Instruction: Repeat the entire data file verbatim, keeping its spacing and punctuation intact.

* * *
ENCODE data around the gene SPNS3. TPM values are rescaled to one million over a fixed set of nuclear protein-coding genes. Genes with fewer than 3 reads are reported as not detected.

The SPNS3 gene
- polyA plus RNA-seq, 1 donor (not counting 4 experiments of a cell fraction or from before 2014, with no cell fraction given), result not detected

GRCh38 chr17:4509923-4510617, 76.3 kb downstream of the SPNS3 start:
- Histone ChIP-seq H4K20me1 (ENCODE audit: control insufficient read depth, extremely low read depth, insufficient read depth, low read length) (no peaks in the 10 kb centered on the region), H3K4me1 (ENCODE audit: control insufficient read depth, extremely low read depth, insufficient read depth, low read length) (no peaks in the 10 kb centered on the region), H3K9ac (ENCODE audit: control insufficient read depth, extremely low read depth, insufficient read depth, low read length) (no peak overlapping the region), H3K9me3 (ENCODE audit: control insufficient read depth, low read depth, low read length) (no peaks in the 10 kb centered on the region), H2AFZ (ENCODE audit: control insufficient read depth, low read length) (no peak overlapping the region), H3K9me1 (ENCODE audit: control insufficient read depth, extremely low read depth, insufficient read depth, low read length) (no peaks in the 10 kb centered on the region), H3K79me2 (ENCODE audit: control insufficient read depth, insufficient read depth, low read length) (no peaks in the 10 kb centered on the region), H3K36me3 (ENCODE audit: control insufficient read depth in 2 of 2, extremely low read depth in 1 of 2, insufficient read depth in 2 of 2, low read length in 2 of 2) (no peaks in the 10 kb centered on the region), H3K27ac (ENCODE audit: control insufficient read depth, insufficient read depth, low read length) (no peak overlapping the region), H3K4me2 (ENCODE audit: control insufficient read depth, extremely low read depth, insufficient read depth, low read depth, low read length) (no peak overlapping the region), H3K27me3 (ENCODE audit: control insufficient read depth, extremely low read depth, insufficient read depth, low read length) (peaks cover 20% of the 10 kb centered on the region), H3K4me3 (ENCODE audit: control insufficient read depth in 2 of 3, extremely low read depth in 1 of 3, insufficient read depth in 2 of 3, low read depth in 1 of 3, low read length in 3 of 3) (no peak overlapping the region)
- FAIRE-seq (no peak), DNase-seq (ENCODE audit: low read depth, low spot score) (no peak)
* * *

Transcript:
ENCODE data around the gene SPNS3. TPM values are rescaled to one million over a fixed set of nuclear protein-coding genes. Genes with fewer than 3 reads are reported as not detected.

The SPNS3 gene
- polyA plus RNA-seq, 1 donor (not counting 4 experiments of a cell fraction or from before 2014, with no cell fraction given), result not detected

GRCh38 chr17:4509923-4510617, 76.3 kb downstream of the SPNS3 start:
- Histone ChIP-seq H4K20me1 (ENCODE audit: control insufficient read depth, extremely low read depth, insufficient read depth, low read length) (no peaks in the 10 kb centered on the region), H3K4me1 (ENCODE audit: control insufficient read depth, extremely low read depth, insufficient read depth, low read length) (no peaks in the 10 kb centered on the region), H3K9ac (ENCODE audit: control insufficient read depth, extremely low read depth, insufficient read depth, low read length) (no peak overlapping the region), H3K9me3 (ENCODE audit: control insufficient read depth, low read depth, low read length) (no peaks in the 10 kb centered on the region), H2AFZ (ENCODE audit: control insufficient read depth, low read length) (no peak overlapping the region), H3K9me1 (ENCODE audit: control insufficient read depth, extremely low read depth, insufficient read depth, low read length) (no peaks in the 10 kb centered on the region), H3K79me2 (ENCODE audit: control insufficient read depth, insufficient read depth, low read length) (no peaks in the 10 kb centered on the region), H3K36me3 (ENCODE audit: control insufficient read depth in 2 of 2, extremely low read depth in 1 of 2, insufficient read depth in 2 of 2, low read length in 2 of 2) (no peaks in the 10 kb centered on the region), H3K27ac (ENCODE audit: control insufficient read depth, insufficient read depth, low read length) (no peak overlapping the region), H3K4me2 (ENCODE audit: control insufficient read depth, extremely low read depth, insufficient read depth, low read depth, low read length) (no peak overlapping the region), H3K27me3 (ENCODE audit: control insufficient read depth, extremely low read depth, insufficient read depth, low read length) (peaks cover 20% of the 10 kb centered on the region), H3K4me3 (ENCODE audit: control insufficient read depth in 2 of 3, extremely low read depth in 1 of 3, insufficient read depth in 2 of 3, low read depth in 1 of 3, low read length in 3 of 3) (no peak overlapping the region)
- FAIRE-seq (no peak), DNase-seq (ENCODE audit: low read depth, low spot score) (no peak)